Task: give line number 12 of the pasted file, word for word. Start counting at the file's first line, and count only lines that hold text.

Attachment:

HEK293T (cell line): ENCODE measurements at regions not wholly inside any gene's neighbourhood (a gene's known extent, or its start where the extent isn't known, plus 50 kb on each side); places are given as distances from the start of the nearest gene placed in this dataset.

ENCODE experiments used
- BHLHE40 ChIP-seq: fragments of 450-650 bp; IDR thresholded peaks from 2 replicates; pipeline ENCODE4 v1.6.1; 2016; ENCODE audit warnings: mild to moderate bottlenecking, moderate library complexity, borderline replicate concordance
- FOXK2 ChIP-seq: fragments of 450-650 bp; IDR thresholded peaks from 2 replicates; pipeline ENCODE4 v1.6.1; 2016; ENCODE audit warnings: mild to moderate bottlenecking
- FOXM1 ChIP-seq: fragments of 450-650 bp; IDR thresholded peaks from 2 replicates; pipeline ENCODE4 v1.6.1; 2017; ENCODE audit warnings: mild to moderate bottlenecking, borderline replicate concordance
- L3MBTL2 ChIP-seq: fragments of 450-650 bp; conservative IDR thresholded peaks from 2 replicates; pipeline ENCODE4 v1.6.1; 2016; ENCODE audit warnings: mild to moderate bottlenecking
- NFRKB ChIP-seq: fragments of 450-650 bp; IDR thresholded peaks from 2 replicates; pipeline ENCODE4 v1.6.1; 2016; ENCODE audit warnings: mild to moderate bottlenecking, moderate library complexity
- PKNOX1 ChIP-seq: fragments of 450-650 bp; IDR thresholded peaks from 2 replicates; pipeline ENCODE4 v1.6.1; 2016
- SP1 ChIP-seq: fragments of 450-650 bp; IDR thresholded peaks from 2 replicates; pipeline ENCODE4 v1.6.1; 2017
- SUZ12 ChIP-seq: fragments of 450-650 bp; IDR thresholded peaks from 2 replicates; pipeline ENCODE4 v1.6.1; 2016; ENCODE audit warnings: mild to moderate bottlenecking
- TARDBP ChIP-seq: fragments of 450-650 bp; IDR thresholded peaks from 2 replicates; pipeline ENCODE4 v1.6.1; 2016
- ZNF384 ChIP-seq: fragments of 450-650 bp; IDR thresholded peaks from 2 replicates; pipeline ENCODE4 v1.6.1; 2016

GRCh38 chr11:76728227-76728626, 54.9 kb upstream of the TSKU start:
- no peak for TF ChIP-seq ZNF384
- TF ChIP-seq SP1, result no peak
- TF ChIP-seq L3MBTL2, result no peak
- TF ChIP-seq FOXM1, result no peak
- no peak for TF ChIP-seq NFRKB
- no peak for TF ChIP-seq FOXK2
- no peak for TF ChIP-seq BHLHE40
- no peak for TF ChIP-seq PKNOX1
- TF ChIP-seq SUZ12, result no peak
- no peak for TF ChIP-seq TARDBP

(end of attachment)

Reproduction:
- ZNF384 ChIP-seq: fragments of 450-650 bp; IDR thresholded peaks from 2 replicates; pipeline ENCODE4 v1.6.1; 2016